Band of the weekend? Well, that goes to Uriah Heep (10/10) who provided a set of absolute perfection. The sound, the musicianship, Bernie Shaw’s timeless vocals, and Mick Box’s huge smile completely stole the show. How a band soon to be moving into their 50th year can still play gigs sounding this fresh and exciting is beyond me. Happy Daze indeed! 

At one point Corey Glover of Living Colour (8/10) said “who’s idea was it for us to follow Uriah Heep?” and that was the only problem with their set. While perhaps a band that didn’t quite fit in and draw the crowd that the Heep did, Living Colour came on and played superbly for those prepared to listen to them, and bringing out the festival legend Bernie Marsden for a cover of Cream’s ‘Sunshine Of Your Love’ was a masterstroke. 

Closing the whole weekend was then left for Thin Lizzy (9/10) who were celebrating the 40th anniversary of the legendary ‘Black Rose’ album by playing it in its entirety. I was a little sceptical in advance but I have to say Thin Lizzy absolutely smashed it. This was in no small part to a rhythm section made up Mastodon’s Troy Sanders and Judas Priests Scott Travis, who were one of the most impressive I have heard in many years, but for me the star of the show was Mr. Ricky Warwick, who has gone and proved himself time and again to be someone who not only sings the songs of the late great Phil Lynott with style but who almost makes you think that perhaps he was the man who wrote and sang them first time around. No disrespect is meant it that comment, but Ricky Warwick does the job perfectly with the utmost respect and deserves that respect right back. 

With a closing ‘Whiskey in the Jar’ finished off with a great fireworks display Thin Lizzy were the perfect end to an amazing weekend, the only problem now is how are Steelhouse going to top that for their 10th Anniversary?! 

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Author: Nigel Taylor

Founding THIN LIZZY guitarist ERIC BELL will release his new autobiography ‘Remembering – The Autobiography Before During And After THIN LIZZY‘ as Hardback and Audiobook, narrated by ERIC BELL in September via his exclusive Production team of the Edge productions and can pre-ordered here: www.oftheedgeproductions.com

Many years in the writing, this astonishing book, penned by Eric Bell himself, charts the life of one of the most iconic and influential guitarists in contemporary music.

Starting with his early life, details of which few people have ever had access to, this moving autobiography reveals Eric’s discovery of music and chronicles the influences that were responsible for his enduring love of the guitar. His journey culminated in the creation of one of the most loved and successful rock bands in history.

The book details landmark relationships with Van Morrison and Rory Gallagher along with many other legendary musicians. Eric talks about his life-long friendship with Gary Moore and takes you through a moment by moment account of the night that Thin Lizzy was born. Eric remembers a whole world of experiences with Philip and Brian as they planned to take over the world!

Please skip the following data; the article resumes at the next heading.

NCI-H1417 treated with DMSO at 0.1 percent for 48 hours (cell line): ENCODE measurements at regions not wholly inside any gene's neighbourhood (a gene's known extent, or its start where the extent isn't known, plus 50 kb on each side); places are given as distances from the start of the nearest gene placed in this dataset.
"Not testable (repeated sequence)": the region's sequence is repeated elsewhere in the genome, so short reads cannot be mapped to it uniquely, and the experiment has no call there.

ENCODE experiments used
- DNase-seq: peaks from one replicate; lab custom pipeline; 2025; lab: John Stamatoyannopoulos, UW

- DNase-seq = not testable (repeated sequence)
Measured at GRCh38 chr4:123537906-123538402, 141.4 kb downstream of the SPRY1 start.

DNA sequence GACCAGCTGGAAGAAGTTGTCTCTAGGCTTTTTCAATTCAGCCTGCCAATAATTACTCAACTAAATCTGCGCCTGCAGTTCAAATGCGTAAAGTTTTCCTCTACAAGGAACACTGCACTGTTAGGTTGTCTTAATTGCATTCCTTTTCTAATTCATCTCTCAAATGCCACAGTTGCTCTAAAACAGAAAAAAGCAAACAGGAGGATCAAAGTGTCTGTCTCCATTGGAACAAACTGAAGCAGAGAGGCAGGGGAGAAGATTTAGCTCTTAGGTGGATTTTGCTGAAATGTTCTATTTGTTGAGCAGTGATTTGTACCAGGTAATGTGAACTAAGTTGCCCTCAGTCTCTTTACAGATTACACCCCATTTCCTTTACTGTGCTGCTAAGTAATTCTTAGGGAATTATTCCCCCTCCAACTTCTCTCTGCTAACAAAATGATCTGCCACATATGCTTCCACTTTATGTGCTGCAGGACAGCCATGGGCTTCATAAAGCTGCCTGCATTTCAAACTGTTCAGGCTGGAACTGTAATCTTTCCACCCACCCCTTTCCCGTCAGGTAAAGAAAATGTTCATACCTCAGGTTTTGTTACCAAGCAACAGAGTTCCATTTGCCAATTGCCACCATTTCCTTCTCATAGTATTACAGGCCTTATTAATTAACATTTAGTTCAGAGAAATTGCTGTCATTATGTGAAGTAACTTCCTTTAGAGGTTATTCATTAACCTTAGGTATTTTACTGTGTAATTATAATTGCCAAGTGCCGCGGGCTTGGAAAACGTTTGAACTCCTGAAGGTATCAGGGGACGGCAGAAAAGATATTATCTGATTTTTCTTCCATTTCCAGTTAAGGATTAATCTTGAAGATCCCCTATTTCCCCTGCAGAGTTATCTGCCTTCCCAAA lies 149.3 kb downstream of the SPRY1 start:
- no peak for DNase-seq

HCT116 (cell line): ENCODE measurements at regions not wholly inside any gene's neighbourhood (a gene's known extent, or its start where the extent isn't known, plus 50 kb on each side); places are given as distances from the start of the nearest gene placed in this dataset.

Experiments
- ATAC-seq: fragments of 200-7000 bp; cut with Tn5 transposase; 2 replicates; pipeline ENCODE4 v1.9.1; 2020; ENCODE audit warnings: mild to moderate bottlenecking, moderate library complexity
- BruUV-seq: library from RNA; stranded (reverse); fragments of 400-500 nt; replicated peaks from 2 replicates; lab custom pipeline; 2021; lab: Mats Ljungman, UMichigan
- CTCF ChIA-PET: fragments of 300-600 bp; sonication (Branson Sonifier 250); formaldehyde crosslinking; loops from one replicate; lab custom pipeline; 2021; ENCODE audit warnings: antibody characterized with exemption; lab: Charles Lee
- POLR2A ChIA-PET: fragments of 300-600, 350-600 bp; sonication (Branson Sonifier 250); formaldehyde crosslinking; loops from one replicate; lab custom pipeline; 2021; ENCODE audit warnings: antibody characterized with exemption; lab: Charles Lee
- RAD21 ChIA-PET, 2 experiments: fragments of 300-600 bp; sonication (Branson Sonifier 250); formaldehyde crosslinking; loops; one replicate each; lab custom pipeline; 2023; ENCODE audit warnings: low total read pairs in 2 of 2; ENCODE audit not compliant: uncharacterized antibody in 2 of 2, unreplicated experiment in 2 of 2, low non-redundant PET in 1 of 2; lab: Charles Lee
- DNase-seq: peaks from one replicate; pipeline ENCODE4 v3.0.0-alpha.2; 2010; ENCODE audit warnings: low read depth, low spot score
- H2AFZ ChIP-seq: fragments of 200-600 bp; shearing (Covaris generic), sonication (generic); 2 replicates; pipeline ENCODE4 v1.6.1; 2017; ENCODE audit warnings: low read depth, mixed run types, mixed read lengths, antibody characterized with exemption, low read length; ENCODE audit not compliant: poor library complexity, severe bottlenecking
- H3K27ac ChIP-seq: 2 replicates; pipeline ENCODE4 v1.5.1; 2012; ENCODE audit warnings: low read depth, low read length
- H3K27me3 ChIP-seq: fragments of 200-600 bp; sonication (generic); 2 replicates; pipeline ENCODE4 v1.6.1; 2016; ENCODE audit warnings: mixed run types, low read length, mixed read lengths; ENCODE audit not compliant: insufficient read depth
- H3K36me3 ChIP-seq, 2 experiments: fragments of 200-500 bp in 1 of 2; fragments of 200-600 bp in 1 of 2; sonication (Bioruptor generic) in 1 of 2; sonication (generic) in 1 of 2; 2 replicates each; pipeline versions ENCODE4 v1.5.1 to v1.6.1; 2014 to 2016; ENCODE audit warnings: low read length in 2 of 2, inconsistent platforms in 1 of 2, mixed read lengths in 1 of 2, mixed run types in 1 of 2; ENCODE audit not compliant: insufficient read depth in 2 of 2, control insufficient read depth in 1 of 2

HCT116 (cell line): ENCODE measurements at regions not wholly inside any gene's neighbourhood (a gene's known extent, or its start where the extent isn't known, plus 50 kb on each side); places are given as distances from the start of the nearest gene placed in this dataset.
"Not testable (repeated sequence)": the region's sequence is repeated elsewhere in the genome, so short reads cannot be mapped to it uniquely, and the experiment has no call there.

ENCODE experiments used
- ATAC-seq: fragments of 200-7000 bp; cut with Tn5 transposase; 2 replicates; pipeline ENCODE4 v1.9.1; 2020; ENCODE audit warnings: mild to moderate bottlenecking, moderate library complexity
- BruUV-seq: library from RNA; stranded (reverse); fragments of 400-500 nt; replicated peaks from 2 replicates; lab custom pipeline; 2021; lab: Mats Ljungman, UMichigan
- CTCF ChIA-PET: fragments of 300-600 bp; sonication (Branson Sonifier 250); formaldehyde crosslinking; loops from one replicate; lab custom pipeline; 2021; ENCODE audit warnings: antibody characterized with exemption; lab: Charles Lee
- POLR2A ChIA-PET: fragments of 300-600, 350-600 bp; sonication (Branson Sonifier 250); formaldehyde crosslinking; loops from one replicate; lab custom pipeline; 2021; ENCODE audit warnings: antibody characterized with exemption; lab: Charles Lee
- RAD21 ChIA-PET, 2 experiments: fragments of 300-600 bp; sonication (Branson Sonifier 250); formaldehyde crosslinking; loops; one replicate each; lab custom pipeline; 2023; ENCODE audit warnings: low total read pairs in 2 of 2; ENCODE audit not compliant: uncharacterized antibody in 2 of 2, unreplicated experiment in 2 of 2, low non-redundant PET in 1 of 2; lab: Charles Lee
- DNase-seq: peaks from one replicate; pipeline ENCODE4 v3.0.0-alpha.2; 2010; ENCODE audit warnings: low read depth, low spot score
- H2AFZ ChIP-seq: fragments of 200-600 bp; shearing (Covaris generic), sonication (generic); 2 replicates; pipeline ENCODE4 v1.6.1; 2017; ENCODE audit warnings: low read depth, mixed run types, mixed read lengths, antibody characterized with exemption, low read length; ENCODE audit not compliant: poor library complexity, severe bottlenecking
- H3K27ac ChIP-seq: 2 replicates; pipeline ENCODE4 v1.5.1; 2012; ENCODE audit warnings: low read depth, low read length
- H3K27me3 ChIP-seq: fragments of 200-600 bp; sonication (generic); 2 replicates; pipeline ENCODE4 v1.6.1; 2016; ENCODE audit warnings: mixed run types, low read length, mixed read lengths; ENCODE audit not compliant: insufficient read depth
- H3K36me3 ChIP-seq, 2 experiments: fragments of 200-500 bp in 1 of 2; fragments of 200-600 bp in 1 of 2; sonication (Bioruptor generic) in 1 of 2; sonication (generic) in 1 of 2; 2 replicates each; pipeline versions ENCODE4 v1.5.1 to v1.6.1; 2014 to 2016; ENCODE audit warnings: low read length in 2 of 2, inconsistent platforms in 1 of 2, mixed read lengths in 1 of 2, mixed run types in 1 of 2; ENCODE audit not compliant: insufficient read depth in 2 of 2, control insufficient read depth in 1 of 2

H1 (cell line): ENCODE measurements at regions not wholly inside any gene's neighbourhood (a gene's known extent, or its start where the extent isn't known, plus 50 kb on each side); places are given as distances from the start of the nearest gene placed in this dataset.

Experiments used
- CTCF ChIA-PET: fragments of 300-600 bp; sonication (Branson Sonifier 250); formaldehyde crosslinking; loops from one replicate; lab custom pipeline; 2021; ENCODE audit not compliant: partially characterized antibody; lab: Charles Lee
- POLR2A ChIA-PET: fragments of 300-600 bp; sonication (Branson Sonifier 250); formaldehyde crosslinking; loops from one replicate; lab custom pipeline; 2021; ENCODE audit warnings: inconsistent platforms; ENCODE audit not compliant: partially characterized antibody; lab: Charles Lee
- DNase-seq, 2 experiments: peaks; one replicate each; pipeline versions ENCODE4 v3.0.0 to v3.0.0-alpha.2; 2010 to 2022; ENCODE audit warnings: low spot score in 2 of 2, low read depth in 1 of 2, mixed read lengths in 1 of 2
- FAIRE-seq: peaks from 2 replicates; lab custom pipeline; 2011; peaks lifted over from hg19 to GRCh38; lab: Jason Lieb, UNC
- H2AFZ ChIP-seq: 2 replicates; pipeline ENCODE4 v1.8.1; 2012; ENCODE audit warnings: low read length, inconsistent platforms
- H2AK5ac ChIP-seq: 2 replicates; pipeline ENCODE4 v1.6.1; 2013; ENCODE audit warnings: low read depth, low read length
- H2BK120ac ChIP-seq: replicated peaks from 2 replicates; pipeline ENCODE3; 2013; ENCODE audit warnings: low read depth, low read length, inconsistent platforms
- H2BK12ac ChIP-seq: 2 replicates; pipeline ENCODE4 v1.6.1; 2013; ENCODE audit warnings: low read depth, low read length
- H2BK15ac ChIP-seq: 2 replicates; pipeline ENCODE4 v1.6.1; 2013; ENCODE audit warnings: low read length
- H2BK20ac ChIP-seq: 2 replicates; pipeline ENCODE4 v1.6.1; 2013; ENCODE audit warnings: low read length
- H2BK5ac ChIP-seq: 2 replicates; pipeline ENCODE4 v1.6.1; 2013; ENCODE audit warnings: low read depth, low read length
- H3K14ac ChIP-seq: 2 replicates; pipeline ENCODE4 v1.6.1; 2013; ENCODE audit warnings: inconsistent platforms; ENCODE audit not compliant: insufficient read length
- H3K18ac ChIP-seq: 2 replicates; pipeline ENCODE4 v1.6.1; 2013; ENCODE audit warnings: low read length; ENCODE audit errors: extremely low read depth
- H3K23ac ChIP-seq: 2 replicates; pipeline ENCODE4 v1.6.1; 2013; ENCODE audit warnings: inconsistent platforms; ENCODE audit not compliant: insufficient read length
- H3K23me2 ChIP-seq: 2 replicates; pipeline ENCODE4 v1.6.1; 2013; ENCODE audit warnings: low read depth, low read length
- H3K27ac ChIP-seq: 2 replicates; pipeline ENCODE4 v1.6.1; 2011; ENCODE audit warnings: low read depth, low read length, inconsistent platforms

Eric shines a light on the chaotic yet meteoric rise of Thin Lizzy with sensational previously unheard stories of life on the road and in the studio. This autobiography uncovers the triumphs and the tragedies that accompanied Eric along the way, and the personal toll that they took, resulting in his dramatic and climactic exit from the band on New Years Eve 1973.

For the first time Eric discloses the struggles in the years that followed and recounts more staggering stories of life on the road in the USA with Jimi Hendrix‘s bassist Noel Redding.
Eric pulls no punches on telling the truth about the good and the bad times.

This emotionally charged and absorbing autobiography is a true and moving testimony of a giant amongst guitarists.

NOW AVAILABLE TO PRE-ORDER A SIGNED COPY FOR SEPTEMBER DELIVERY ANYWHERE IN THE WORLD – Available in Hardback and Audiobook, narrated by Eric Bell: www.oftheedgeproductions.com

What’s that musty smell? Ah yes, it’s emanating from the veritable feast of vintage collectables housed in the Pop Culture Schlock archive. For your delectation today I take you back to the Christmas of 1979; a seminal decade of music about to come to an end and give way to the dawn of a more brash, more brazen ten year period…

 

If you were a good, music-loving boy or girl in 1979 and had a.) done well in school, and; b.) not scratched your big brother’s vinyl, then there was a good chance that you’d find the Rock On! Annual 1980 nestled under the Christmas tree in your modest living room.

 

“The Rock What Annual?” I hear you exclaim, and you shouldn’t be embarrassed at your lack of knowledge on this subject because, truth be told, Rock On! magazine was a short-lived, oft-forgotten publication… if you’d ever heard of it at all.

 

Rock On! magazine debuted with an issue cover-dated May 1978. Debbie Harry featured on its cover and the mag – costing a whole 25p – promised a healthy mix of punk, new wave, heavy metal, and prog rock. It kept its promise too as, over the course of seven eclectic issues, Rock On! dished out features and photo spreads on a dizzying cadre of top musical combos; from Status Quo to Sham 69, The Clash to KISS, Rush to The Rezillos. Meat Loaf graced a cover, Ozzy, too, until Issue 7, with Jimmy Pursey as its cover star, and cover-dated November 1978, when Rock On! disappeared from newsagent shelves. The editorial in that final issue wrote of the outrage of cutting off such a desirable publication in its prime but, if anything, Rock On! was a victim of its own blurring of genre lines: readers seemingly wanting specialist publications dedicated to singular strands of the rock ‘n’ roll world rather than this ambitious crossover style.